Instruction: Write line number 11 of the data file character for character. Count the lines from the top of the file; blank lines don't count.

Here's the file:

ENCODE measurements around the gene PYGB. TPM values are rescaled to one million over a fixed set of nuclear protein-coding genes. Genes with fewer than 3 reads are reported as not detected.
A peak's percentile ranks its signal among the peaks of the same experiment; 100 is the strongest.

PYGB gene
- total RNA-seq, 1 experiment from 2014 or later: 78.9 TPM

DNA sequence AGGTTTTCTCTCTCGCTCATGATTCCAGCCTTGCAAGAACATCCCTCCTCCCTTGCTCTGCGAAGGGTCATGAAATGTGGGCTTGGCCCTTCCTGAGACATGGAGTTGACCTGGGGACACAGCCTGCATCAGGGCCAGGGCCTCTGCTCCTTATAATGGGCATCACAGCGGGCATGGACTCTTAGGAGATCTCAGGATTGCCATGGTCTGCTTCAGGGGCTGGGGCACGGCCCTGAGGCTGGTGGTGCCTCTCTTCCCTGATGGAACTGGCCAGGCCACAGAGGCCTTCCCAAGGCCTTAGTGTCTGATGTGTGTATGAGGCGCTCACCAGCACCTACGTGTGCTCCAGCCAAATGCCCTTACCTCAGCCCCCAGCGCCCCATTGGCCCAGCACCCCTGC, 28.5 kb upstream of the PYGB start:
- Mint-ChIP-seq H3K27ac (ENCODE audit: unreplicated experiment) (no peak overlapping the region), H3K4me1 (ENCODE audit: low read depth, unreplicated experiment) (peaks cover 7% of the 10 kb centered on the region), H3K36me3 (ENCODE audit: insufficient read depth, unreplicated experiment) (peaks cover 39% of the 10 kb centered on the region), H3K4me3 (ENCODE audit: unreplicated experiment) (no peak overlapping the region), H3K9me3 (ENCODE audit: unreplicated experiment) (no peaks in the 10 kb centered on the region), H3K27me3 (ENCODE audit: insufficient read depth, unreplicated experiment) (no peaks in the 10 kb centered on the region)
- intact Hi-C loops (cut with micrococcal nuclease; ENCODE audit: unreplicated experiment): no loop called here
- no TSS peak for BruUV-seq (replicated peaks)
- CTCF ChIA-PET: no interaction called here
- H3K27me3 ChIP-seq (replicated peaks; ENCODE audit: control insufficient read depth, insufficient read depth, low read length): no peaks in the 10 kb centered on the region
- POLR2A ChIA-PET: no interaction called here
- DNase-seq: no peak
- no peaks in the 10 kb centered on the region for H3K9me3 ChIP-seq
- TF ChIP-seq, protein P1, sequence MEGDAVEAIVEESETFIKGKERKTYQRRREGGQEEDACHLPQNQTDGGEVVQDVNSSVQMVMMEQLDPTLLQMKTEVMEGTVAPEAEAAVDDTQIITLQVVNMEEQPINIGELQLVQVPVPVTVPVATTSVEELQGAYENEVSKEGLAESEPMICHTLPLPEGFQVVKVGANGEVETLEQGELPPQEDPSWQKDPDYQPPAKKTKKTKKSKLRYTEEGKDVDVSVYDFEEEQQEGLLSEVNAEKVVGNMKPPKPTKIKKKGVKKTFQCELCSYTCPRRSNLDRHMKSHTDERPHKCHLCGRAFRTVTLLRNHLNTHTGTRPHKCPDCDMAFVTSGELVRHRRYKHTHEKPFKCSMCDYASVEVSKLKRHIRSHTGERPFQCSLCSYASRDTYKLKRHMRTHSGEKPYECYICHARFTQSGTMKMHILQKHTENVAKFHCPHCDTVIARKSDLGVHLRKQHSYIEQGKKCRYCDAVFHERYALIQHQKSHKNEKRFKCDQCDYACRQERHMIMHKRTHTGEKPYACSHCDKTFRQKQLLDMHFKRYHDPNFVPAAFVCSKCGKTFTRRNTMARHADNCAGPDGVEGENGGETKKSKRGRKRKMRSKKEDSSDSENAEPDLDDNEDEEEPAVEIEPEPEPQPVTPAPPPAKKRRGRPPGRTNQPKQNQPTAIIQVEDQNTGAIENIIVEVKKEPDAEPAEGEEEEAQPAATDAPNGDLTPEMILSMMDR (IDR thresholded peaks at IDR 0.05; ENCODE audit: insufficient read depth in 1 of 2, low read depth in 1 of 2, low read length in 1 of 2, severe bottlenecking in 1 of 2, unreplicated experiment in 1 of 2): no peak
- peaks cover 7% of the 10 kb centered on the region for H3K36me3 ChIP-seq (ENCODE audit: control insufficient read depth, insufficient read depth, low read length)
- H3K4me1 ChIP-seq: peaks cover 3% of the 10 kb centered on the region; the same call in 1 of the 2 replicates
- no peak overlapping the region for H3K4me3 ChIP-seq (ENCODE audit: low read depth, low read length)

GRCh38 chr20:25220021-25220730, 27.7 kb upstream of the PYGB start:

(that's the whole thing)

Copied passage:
- POLR2A ChIA-PET: no interaction called here